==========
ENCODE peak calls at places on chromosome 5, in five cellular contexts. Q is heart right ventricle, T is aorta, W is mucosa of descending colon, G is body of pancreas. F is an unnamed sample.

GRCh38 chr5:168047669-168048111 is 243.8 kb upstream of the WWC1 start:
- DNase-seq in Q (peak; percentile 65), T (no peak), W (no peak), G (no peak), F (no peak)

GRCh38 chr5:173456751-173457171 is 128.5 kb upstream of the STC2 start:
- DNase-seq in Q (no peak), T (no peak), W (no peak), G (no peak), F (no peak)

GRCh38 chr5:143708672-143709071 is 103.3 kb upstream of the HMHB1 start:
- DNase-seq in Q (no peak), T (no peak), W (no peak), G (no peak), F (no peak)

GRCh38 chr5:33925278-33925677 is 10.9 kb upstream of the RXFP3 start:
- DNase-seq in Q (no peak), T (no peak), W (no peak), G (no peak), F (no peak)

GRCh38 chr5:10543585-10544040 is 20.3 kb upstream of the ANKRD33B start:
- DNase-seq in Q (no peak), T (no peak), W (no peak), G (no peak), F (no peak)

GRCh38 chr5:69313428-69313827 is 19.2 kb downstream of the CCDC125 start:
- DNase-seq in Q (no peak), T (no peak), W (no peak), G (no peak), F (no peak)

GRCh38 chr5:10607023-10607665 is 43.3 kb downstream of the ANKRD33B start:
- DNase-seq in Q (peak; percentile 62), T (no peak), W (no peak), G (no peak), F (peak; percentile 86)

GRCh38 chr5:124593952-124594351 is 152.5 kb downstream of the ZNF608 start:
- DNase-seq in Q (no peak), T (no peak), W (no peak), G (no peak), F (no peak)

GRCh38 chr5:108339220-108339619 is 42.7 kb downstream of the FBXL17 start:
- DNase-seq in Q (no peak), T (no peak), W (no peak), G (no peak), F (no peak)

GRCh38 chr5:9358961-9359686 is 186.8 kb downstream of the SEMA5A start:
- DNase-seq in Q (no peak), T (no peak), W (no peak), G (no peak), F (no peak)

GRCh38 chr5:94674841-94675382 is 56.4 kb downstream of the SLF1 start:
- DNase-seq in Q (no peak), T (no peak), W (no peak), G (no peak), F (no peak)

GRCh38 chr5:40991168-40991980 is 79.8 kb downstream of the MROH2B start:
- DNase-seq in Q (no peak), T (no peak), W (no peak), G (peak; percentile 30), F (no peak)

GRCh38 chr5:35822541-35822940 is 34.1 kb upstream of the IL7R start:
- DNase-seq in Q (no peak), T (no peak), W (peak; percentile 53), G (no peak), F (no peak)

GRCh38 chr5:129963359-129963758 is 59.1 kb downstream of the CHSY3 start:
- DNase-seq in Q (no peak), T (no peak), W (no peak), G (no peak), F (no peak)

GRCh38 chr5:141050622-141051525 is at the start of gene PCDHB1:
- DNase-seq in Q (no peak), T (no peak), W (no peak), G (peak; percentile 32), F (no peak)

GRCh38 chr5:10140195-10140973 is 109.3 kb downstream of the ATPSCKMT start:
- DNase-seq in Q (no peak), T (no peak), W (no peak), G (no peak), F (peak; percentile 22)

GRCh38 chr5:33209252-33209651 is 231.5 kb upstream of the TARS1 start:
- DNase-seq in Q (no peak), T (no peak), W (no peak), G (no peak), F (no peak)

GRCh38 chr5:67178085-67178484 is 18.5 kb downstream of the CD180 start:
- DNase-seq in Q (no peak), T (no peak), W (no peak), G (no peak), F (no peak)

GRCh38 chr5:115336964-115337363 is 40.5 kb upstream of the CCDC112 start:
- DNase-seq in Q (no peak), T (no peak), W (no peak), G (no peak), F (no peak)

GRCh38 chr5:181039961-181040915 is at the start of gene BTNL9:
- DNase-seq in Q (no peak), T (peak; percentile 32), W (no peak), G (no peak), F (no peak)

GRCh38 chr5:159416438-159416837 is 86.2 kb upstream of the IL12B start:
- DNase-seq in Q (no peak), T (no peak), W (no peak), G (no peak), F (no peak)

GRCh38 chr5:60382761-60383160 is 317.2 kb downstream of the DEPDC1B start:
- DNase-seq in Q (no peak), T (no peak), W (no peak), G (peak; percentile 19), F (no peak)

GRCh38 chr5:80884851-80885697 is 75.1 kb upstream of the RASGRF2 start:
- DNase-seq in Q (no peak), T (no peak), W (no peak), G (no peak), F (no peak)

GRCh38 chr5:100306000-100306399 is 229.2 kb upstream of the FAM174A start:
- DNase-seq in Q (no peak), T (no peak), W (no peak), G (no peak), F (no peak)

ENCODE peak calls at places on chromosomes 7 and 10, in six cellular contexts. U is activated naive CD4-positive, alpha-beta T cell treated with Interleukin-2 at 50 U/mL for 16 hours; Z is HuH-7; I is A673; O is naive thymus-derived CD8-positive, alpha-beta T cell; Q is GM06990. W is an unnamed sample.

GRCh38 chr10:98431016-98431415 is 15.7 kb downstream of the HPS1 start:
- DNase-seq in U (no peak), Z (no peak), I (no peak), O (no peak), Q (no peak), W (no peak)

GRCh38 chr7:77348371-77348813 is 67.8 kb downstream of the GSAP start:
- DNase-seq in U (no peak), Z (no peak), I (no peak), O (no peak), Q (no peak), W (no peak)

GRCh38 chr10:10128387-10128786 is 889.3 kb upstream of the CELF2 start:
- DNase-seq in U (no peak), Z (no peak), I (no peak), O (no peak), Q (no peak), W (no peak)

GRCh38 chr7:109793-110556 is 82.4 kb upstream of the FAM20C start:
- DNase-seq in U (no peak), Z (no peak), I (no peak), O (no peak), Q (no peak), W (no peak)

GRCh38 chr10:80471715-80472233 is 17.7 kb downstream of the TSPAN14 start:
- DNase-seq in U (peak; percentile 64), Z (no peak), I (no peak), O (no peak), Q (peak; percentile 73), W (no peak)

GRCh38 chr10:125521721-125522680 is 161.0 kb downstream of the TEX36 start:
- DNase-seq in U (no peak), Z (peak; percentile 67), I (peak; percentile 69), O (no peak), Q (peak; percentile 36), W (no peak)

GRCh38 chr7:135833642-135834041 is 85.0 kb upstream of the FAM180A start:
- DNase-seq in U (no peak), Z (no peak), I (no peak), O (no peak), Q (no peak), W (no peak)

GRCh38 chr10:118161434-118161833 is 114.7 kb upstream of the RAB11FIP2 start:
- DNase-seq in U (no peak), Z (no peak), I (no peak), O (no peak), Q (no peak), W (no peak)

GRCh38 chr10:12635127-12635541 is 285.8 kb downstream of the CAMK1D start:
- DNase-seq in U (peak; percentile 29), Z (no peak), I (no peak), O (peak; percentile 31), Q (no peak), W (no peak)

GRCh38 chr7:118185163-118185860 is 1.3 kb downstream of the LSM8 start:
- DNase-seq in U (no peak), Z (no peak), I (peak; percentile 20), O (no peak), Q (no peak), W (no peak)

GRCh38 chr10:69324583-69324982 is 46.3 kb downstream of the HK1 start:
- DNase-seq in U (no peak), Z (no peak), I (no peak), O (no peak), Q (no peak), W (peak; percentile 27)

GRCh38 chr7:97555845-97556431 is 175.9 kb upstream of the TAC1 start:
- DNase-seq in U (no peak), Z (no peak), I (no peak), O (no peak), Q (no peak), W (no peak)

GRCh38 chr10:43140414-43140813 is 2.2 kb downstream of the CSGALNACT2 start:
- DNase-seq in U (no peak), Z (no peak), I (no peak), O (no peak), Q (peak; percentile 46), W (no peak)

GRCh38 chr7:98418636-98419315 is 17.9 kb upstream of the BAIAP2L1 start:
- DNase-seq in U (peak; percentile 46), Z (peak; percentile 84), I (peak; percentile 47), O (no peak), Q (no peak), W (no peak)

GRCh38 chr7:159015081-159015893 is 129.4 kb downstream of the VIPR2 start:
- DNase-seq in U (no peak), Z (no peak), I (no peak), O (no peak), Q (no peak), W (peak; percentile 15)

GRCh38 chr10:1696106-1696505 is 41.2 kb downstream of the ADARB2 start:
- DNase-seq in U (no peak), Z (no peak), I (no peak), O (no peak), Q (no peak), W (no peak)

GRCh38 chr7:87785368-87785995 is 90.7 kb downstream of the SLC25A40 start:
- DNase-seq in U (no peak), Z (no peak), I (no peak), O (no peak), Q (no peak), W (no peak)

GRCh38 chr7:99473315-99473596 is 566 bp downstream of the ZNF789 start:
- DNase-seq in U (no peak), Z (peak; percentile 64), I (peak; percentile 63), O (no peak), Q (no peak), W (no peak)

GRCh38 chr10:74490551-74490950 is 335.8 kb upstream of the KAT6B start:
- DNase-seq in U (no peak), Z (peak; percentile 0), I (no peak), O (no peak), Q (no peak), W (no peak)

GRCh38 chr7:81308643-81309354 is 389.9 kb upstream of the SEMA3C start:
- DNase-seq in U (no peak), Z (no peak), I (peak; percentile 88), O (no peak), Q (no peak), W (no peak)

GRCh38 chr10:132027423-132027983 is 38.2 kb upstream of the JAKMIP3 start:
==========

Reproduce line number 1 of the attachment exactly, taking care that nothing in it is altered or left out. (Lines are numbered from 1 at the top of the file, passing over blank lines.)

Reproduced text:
ENCODE peak calls at places on chromosome 5, in five cellular contexts. Q is heart right ventricle, T is aorta, W is mucosa of descending colon, G is body of pancreas. F is an unnamed sample.